Skip navigation

Download Now

 

e92plus_sm.jpg“There has been an increasing need to strengthen security for laptop users,” said Neil Langridge, marketing manager for UK-based value-added distributor e92plus, which specializes in security technologies. “Every year, about 200,000 laptops go missing at European airports alone. Add to this the fact that 71 percent of lost or stolen laptops result in some sort of data breach and it’s clear that laptop security needed to be strengthened.”


For e92plus, the solution was 2nd generation Intel® Core® i5 and i7 vPro™ processors with Intel® Anti-Theft Technology (Intel® AT). 

 

“Thanks to Intel AT, laptops protected by this hardware-based technology are no longer worth stealing,” explained Langridge.  “As soon as a laptop has gone missing or is stolen, it can be shut down remotely. The operating system won’t start up and all the data is protected. It even supersedes the need for encryption because a thief just can’t get into the computer.”


For all the details, download our new e92plus business success story. As always, you can find many more like this on the Intel.com Business Success Stories for IT Managers page or the Business Success Stories for IT Managers channel on iTunes. And to keep up to date on the latest business success stories, follow ReferenceRoom on Twitter

*****************************************

All Intel-provided code snippets in or attached to this blog are provided under the Intel Software Community License unless otherwise specified.

 

*****************************************

 

When importing the 3.2.1 module the get-AMTMPSStatus.ps1 is not properly signed. If the execution policy is set to AllSigned  when importing the module an error is given:

 

get-AMTMPSStatus import exception.png

 

The rest of the module imports, but the get-AMTMPSStatus script is not available.

 

 

Upon checking, I realized that the script is not signed. So I have signed it and included it here. Please copy the file to C:\Program Files\Intel Corporation\PowerShell\Modules\IntelvPro overwriting the file that is there. The Intel vPro Powershell Module will now import without exceptions and the get-AMTMPSStatus script will be available.

I really like using the invoke-AMTGUI script as a demonstration and learning tool. I can show someone how to call one of my scripts without having to type (and make mistakes while typing) long commands. My typing is not the best especially when someone is watching. So I use the GUI to show the different scripts. A nice feature of the GUI is that the full command is echoed to the shell, which can be captured in a transcript or cut and paste for usage later. For example:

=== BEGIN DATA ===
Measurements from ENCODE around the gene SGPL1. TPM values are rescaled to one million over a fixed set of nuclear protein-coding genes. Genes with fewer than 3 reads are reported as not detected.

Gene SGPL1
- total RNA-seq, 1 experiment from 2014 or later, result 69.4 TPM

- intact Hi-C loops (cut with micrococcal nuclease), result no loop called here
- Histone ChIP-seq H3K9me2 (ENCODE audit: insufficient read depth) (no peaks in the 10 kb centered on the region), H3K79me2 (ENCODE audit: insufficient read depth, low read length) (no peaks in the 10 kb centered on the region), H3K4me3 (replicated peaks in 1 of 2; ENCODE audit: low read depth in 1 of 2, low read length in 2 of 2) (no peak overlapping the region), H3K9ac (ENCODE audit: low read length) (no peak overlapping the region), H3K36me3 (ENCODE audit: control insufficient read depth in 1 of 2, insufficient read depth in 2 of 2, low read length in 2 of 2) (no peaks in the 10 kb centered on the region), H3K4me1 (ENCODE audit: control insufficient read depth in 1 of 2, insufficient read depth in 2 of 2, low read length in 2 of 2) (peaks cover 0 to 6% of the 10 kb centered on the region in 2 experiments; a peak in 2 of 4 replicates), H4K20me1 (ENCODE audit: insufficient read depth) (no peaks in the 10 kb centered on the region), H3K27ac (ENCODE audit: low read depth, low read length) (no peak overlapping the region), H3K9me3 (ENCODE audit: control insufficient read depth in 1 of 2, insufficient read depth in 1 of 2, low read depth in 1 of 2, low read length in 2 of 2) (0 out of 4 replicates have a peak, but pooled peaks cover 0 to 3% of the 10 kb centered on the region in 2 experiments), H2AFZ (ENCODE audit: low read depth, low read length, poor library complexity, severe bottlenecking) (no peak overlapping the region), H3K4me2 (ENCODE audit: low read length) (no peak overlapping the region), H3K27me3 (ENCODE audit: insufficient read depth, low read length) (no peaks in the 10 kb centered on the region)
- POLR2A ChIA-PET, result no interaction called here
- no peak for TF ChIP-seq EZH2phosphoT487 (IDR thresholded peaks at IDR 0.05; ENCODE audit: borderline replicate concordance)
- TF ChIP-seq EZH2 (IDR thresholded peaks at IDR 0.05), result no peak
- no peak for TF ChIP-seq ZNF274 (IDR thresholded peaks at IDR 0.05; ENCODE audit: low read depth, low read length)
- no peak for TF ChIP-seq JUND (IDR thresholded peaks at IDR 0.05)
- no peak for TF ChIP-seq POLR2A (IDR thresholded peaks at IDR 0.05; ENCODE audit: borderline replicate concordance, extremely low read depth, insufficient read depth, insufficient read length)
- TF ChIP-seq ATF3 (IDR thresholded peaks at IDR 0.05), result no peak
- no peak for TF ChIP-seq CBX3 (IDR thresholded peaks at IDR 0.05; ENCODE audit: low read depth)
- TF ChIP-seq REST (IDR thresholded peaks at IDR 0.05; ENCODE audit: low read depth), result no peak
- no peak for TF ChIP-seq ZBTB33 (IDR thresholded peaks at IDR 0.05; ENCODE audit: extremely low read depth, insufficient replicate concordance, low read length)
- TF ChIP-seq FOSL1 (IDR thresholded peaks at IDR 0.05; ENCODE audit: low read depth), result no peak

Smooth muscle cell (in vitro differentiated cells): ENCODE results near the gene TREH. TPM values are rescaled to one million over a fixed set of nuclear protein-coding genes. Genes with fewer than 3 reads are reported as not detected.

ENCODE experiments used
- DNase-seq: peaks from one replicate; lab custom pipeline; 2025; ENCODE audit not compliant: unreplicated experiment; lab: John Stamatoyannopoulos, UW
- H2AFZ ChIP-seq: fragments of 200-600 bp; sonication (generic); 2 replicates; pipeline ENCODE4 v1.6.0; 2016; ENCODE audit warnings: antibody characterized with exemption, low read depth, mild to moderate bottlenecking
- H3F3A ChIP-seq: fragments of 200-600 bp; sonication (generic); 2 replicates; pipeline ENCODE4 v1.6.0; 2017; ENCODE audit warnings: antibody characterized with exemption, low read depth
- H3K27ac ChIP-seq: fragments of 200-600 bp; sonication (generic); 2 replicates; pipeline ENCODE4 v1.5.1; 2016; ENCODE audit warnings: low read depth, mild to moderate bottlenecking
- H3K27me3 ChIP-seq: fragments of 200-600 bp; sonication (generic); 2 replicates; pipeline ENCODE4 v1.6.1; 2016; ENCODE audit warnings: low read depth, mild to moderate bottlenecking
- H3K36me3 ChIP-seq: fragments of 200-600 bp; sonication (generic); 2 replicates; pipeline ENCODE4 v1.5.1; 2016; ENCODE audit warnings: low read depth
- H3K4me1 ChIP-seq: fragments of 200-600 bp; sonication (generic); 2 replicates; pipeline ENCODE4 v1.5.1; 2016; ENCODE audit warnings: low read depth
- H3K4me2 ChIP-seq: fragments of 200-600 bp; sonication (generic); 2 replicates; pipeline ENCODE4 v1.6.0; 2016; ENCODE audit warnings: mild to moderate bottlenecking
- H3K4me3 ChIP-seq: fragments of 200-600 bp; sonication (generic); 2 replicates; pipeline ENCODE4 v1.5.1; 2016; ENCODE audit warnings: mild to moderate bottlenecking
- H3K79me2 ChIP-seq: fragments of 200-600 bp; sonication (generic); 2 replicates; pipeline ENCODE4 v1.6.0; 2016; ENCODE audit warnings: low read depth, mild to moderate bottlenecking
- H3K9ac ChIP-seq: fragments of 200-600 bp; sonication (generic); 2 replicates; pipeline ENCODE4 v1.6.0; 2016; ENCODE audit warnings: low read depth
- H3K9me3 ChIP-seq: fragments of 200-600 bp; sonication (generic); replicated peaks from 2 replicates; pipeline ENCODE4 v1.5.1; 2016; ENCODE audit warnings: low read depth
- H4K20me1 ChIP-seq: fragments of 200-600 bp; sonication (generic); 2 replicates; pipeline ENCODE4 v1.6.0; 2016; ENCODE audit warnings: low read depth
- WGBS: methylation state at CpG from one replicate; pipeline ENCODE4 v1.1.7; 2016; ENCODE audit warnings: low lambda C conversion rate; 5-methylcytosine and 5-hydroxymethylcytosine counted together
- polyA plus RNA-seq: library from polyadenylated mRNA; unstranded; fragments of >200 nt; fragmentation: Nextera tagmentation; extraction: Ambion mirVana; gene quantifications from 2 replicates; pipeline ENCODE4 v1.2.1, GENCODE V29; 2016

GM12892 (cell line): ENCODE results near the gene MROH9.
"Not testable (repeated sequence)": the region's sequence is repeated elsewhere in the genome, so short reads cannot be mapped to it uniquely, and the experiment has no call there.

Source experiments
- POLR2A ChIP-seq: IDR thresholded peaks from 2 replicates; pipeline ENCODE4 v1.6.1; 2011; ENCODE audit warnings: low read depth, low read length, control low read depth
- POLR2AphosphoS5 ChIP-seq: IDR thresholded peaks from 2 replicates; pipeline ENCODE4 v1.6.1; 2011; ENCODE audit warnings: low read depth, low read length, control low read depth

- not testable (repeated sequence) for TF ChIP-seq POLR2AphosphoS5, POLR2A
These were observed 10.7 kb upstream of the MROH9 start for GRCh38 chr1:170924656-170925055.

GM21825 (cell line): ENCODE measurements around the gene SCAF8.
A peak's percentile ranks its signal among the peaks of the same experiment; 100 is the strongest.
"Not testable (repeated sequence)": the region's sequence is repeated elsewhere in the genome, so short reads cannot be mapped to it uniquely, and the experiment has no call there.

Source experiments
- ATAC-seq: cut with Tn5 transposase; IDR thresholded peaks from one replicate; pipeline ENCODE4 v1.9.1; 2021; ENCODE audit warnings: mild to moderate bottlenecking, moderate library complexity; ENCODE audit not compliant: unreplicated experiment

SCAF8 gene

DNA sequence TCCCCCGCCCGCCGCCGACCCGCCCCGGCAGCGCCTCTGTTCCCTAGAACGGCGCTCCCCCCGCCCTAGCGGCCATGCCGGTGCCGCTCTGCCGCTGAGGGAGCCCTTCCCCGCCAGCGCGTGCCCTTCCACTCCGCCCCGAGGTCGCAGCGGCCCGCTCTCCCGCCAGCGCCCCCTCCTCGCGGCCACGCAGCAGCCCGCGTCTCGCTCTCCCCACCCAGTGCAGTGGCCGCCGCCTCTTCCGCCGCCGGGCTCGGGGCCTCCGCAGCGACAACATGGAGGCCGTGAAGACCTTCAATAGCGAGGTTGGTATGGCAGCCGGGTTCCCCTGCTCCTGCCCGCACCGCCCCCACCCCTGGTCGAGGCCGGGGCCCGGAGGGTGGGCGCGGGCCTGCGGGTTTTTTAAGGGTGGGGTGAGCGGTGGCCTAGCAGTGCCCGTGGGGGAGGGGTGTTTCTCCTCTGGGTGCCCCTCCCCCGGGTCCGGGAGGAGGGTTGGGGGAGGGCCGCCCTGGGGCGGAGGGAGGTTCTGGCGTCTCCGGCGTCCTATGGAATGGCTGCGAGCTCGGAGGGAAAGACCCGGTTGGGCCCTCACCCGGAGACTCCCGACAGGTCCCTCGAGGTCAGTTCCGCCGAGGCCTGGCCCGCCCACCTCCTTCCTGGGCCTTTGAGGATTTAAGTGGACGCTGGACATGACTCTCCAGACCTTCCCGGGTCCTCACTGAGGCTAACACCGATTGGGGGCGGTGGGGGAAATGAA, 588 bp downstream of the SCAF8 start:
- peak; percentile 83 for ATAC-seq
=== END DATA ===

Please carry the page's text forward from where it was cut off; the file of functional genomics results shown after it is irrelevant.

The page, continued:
calling complicated cmdline showing full command in shell.png

 

 

I didn’t have to type invoke-amtforceboot $Computername -credential $Credential -operation PowerOn -Device BIOSSetup -console SOL -SOLTerminalPath "telnet" -SOLTerminalArgList "-t ANSI 127.0.0.1 %Port" Into this blog – I just cut and paste! I like to be efficient.

 

What about a situation where you want to use the invoke-AMTGUI but don’t want to show the full commands in the shell? Well, you can start powershell, telling it to launch a script and hiding the powershell window itself. It does show for a brief moment, but this is a nice solution.

 

First we make a script called launchGUI.ps1 to load the vProModule and launch the invoke-AMTGUI.

This is the c:\launchGUI.ps1 file

Import-Module IntelvPro

invoke-AMTGUI

 

Next, launch powershell from a cmdline : go to the start menu -> run and type "powershell –windowstyle hidden c:\launchGUI.ps1"

The GUI now launches without the shell in the background. Let me know what you think!

     If you have been following along, this will be the third in a series of posts regarding Intel vPro configuration with Linux. Our first post was about Intel Setup and Configuration Service 7.2 (a special version designed for Linux users). Following that, we wrote in our second post about configuring vPro with Linux in User Control Mode. Now, this post will explain how to configure in Admin Control Mode, i.e. no user consent required, that is the desired mode for most of embedded usage modes such as ATMs, Kiosks and Digital Signage.

 

     Now, I’ll describe how to configure a Linux machine using Intel SCS 7.2 in admin control mode – This means the administrator doesn’t need user consent to access the remote control operations.

 

 

linux.png

(Tux, the Linux Penguin, is copyrighted by Larry Ewing and Simon Budig (penguin-variant.sk also by Anja Gerwinski). Used with permission.)

Creating Profile


     In order to configure Intel® vPro™ it is required that we supply the system with information about how all of the tools should behave, such as: WebUI, IDE-R, KVM, security authentication and authorizations, network connectivity, etc. The way we accomplish it with Linux is the same as with Windows machines: you should use Intel SCS 7.1 console to create profile and export it to .xml file as demonstrated in my previous post. However, there is a direct way to make a basic configuration only using ACUConfig and command line parameters as I have demonstrated in this video, where I also decided to make this configuration using static IP.

 

   

 

Best Regards!

Filter Blog

By date: By tag: